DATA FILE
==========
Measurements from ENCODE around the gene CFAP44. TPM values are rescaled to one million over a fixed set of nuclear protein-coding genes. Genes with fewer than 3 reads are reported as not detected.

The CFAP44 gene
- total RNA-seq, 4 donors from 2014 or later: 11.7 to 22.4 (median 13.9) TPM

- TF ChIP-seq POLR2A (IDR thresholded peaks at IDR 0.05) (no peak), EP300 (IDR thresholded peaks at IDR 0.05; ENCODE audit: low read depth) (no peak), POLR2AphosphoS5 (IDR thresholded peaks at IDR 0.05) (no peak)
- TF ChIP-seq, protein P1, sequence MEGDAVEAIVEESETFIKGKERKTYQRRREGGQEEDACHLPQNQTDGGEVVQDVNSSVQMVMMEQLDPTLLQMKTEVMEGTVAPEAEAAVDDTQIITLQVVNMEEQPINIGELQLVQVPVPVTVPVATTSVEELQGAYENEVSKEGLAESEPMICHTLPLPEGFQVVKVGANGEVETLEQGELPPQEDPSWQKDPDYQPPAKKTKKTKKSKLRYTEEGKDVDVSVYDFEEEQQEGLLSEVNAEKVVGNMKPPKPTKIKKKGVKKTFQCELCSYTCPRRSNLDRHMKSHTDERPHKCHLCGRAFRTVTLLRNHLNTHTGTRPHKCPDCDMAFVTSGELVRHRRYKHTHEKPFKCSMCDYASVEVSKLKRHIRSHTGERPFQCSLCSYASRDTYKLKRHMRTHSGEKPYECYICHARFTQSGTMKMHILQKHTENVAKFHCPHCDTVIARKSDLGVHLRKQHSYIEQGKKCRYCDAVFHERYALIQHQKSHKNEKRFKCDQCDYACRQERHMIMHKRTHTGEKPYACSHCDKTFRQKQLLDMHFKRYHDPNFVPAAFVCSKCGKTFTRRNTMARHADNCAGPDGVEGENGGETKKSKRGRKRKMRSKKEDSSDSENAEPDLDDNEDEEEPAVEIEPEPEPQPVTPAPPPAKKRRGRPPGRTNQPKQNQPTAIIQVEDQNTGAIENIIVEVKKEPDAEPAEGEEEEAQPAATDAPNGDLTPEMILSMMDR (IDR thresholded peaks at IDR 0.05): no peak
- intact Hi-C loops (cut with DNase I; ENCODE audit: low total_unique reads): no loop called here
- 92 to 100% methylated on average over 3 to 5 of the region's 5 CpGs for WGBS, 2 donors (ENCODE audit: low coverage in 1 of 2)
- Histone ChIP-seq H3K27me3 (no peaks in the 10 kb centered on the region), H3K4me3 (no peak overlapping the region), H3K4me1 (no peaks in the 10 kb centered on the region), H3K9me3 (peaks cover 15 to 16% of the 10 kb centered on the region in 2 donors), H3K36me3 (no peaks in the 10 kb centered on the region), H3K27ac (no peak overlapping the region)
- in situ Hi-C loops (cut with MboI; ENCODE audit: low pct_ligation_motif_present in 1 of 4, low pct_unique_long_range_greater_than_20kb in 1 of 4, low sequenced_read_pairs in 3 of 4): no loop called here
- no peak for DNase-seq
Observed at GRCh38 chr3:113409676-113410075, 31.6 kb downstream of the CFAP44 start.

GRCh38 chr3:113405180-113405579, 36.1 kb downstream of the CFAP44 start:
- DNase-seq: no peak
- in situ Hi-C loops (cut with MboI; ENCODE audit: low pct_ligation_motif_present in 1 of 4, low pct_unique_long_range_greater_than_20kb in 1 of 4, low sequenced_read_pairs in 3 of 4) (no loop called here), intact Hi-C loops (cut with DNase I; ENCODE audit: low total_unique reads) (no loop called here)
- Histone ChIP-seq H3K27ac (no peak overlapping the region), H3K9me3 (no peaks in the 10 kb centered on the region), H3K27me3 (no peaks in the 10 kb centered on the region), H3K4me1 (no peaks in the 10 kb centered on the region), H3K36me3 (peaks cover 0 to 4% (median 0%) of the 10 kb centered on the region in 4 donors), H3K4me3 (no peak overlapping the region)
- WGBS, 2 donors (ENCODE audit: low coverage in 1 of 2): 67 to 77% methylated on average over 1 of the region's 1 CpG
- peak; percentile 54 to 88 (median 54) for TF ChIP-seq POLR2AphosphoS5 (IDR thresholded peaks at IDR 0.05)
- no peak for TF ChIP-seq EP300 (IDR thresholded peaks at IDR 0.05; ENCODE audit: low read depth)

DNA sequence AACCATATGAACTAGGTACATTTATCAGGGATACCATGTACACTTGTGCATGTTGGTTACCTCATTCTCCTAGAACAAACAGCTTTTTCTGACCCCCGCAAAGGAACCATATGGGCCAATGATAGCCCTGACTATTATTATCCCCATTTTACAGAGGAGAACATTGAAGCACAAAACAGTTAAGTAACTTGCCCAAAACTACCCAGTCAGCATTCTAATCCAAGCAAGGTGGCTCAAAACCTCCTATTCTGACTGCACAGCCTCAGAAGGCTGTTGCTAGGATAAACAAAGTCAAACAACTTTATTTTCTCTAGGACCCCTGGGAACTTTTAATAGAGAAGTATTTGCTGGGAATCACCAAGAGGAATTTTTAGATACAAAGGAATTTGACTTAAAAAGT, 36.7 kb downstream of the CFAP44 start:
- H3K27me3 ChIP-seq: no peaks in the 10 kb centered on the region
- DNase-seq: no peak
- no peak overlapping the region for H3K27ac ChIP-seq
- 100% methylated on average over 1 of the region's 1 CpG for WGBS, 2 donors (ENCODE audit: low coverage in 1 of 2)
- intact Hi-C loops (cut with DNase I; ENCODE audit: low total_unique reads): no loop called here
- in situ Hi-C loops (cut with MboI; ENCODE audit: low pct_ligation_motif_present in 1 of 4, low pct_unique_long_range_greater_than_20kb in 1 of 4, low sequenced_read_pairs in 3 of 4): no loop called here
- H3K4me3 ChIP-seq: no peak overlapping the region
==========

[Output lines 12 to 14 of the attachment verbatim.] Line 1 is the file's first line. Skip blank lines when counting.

GRCh38 chr3:113405180-113405579, 36.1 kb downstream of the CFAP44 start:
- DNase-seq: no peak
- in situ Hi-C loops (cut with MboI; ENCODE audit: low pct_ligation_motif_present in 1 of 4, low pct_unique_long_range_greater_than_20kb in 1 of 4, low sequenced_read_pairs in 3 of 4) (no loop called here), intact Hi-C loops (cut with DNase I; ENCODE audit: low total_unique reads) (no loop called here)